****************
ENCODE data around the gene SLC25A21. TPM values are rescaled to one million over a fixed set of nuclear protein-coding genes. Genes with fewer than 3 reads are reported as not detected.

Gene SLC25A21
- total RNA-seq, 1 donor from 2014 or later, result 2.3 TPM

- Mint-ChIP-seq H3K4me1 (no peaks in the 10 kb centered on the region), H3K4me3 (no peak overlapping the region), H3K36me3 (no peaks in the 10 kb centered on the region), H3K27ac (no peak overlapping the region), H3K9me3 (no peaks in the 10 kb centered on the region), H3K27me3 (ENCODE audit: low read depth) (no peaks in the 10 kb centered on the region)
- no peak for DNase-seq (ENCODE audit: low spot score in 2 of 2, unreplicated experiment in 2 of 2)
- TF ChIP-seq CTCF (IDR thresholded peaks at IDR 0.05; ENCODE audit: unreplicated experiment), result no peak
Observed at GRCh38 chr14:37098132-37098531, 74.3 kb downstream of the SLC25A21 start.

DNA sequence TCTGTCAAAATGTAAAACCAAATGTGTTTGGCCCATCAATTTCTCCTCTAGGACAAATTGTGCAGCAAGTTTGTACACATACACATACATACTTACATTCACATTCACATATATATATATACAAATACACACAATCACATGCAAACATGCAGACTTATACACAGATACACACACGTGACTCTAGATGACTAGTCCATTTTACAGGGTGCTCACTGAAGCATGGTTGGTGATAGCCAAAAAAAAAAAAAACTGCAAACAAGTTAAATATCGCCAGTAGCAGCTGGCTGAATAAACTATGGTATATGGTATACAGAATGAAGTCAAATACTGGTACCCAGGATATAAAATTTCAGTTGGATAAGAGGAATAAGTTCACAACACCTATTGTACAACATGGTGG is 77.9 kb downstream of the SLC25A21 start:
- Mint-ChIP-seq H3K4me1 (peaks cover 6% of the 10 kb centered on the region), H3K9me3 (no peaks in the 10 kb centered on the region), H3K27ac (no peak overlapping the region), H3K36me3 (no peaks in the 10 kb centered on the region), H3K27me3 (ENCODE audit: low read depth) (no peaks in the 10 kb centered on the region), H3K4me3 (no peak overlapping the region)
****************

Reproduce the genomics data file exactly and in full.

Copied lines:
ENCODE data around the gene SLC25A21. TPM values are rescaled to one million over a fixed set of nuclear protein-coding genes. Genes with fewer than 3 reads are reported as not detected.

Gene SLC25A21
- total RNA-seq, 1 donor from 2014 or later, result 2.3 TPM

- Mint-ChIP-seq H3K4me1 (no peaks in the 10 kb centered on the region), H3K4me3 (no peak overlapping the region), H3K36me3 (no peaks in the 10 kb centered on the region), H3K27ac (no peak overlapping the region), H3K9me3 (no peaks in the 10 kb centered on the region), H3K27me3 (ENCODE audit: low read depth) (no peaks in the 10 kb centered on the region)
- no peak for DNase-seq (ENCODE audit: low spot score in 2 of 2, unreplicated experiment in 2 of 2)
- TF ChIP-seq CTCF (IDR thresholded peaks at IDR 0.05; ENCODE audit: unreplicated experiment), result no peak
Observed at GRCh38 chr14:37098132-37098531, 74.3 kb downstream of the SLC25A21 start.

DNA sequence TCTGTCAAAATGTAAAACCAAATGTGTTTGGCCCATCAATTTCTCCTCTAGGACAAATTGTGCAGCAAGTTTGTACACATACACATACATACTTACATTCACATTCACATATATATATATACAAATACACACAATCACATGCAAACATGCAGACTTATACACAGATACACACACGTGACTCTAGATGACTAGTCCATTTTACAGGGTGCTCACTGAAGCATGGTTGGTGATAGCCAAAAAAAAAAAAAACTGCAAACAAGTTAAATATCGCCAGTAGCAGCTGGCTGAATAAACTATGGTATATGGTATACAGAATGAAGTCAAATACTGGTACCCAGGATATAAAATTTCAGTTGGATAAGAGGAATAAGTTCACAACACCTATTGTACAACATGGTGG is 77.9 kb downstream of the SLC25A21 start:
- Mint-ChIP-seq H3K4me1 (peaks cover 6% of the 10 kb centered on the region), H3K9me3 (no peaks in the 10 kb centered on the region), H3K27ac (no peak overlapping the region), H3K36me3 (no peaks in the 10 kb centered on the region), H3K27me3 (ENCODE audit: low read depth) (no peaks in the 10 kb centered on the region), H3K4me3 (no peak overlapping the region)